Fortune cards – Second impressions

I played in a Living Forgotten Realms game this morning at my friendly local game store. One of the guys who works there (a person I consider a friend) had a stack of the cards for players to look at. He knew that I wasn’t all that excited about the cards, and he was eager to tell me that I was wrong – the cards were AWESOME, in his opinion.

I looked through the stack of about 50 cards (some of which were duplicates, of course). Verdict: I’m still not impressed.

The cards seem to give minor bonuses to attack or defense or have a minor effect on the board. I think that’s the appropriate power level, since they’re pure add-ons to the powers that player characters already have. If they were super-powerful, the game would be warped and the DM would have to increase the challenge level of encounters significantly in order to make things interesting.

However, with these minor bonuses, it just feels like too much extra stuff to keep track of without enough benefit. On your turn, you now have your full array of normal powers PLUS one more card in your hand to keep track of. That card changes every turn (generally speaking, as I understand the rules of Fortune Cards), so you never get to the point that you’re totally familiar with your character’s abilities. Heck, I kept forgetting that my elf hunter ranger had Elven Accuracy this morning, and that power is always there! Fortune Cards would be one more thing that I would be likely to forget about (and then kick myself later).

Overall, I don’t think the cards add anything meaningful to the game. It’s another layer of complication on a game that, in my opinion, has enough complication already, thank you very much. If you want more twists in your game and bonus powers to give out to players, then Fortune Cards might be a great fit for you. For me – not so much. And that’s even ignoring the whole cost and rarity aspects (which bum me out, too).

By the way, Wizards of the Coast has cleared things up a little bit (in my opinion) about what organized play events will require the cards. They’re starting a new series of events in September that sound similar to the competitive Dungeon Delve events that have been held at several conventions. These are really tough adventures that you’re not expected to be able to just win. It’s strongly implied that Fortune Cards will be required for these events.

Some players will probably love this. If you’re a big-time tactical gamer and want to survive the hardest possible encounters with your min-maxed character, this is right up your alley, and building a powerful deck of Fortune Cards will help. That’s not my cup of tea, but I know some players will love it.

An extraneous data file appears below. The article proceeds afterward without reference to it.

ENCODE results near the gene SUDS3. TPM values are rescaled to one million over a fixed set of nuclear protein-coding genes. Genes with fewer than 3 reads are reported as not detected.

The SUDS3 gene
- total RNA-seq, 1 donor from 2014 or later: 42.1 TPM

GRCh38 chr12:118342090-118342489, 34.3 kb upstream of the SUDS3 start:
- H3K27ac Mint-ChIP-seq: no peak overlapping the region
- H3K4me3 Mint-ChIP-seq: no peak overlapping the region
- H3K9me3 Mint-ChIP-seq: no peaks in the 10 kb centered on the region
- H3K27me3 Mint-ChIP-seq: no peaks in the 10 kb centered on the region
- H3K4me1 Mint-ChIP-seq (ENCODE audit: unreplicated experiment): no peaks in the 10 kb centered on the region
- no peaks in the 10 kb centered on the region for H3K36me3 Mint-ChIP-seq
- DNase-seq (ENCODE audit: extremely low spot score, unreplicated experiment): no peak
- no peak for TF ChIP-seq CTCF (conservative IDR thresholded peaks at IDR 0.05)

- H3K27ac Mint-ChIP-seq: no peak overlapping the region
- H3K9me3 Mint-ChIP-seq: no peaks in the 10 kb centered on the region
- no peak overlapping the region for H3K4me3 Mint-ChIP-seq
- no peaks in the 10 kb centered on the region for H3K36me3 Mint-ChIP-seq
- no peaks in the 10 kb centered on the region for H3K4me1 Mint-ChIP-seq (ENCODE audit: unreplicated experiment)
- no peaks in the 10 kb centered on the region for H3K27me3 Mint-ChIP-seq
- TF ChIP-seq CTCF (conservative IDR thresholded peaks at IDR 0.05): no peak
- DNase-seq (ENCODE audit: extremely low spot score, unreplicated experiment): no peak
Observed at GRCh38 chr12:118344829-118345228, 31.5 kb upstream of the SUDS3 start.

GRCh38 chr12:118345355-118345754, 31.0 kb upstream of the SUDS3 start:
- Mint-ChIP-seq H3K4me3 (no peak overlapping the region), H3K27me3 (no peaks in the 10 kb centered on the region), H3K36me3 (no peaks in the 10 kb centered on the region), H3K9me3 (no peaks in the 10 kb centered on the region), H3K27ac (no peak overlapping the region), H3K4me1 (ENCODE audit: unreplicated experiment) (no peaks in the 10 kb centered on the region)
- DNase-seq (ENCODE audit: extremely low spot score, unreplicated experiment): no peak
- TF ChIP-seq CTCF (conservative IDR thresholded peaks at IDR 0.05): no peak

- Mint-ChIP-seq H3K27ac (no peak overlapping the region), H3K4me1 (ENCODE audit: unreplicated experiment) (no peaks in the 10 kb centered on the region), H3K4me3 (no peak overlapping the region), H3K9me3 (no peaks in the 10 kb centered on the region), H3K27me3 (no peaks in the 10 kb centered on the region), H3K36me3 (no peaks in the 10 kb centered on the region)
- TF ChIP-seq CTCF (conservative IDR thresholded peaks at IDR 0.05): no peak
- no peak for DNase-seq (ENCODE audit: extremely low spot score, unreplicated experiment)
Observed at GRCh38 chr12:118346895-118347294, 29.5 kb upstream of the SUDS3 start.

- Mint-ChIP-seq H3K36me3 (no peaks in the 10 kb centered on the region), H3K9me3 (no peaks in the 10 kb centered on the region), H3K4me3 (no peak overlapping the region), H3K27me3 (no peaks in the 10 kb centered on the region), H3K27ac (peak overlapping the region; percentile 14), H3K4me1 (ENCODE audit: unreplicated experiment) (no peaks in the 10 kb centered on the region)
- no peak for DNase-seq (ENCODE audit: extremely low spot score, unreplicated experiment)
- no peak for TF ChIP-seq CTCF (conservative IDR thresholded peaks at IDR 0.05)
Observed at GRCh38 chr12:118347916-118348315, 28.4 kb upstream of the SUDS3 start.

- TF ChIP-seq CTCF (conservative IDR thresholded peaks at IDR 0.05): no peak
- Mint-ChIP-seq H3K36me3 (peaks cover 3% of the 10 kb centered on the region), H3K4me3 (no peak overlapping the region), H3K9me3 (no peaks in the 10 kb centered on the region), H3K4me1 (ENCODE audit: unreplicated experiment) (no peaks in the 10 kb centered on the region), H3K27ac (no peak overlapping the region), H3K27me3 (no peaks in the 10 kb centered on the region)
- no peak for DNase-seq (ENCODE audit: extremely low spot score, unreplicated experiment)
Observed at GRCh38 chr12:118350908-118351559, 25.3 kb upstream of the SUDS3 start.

Fortune cards – I plan to ignore them

Since it’s the current big uproar in the D&D community, I thought I would give my two cents’ worth on the Fortune Cards news:

I plan to ignore them.

Yes, Wizards of the Coast seems to be trying to make more money by adding a collectible card game element to Dungeons and Dragons.  I understand why they’re doing it.  It doesn’t sound like much fun to me, so I plan to leave them out of my games.  Players will not be allowed to use them in games that I run.  I only DM right now so I’m not a player in a regular game at the moment, but if I were, I would vote to exclude them (and I’m pretty sure the people I play with would do the same).

I’m a little bummed about the part of the announcement that says, “For some Wizards Play Network programs aimed at experienced players, Fortune Card purchase will be a requirement to participate.”  They say that this will not apply to D&D Encounters (although this page talks extensively about Fortune Cards with Encounters, which confuses me), so I’m left to wonder what they mean.  I know that they required the purchase of Gamma World boosters for the Gamma World Game Day (which I did not participate in); is the plan to require Fortune Cards for future Game Days?  What about Living Forgotten Realms?

I’d be especially bummed if you had to use Fortune Cards to play LFR, especially since it seems that LFR is sort of run by the community now rather than by WotC.  I like LFR, and if I HAVE to buy Fortune Cards in order to play, then I’m not playing.  I’m just not interested in the cards.  Maybe someone will give me a stack of commons that I can put on the table and then not use.

Anyway, for people who don’t care about Organized Play (which is most D&D players, since most of us play home games), you can freely ignore Fortune Cards.  The two they’ve shown so far don’t seem that interesting anyway.

Is this a money-grab by WotC?  Yep.  They’re a business and are trying to maximize profits.  Is it distasteful?  Sure, but I don’t mind ignoring it.  I like D&D 4e without Fortune Cards, and no one can require me to add them to my home games if I don’t like them, so I won’t add them.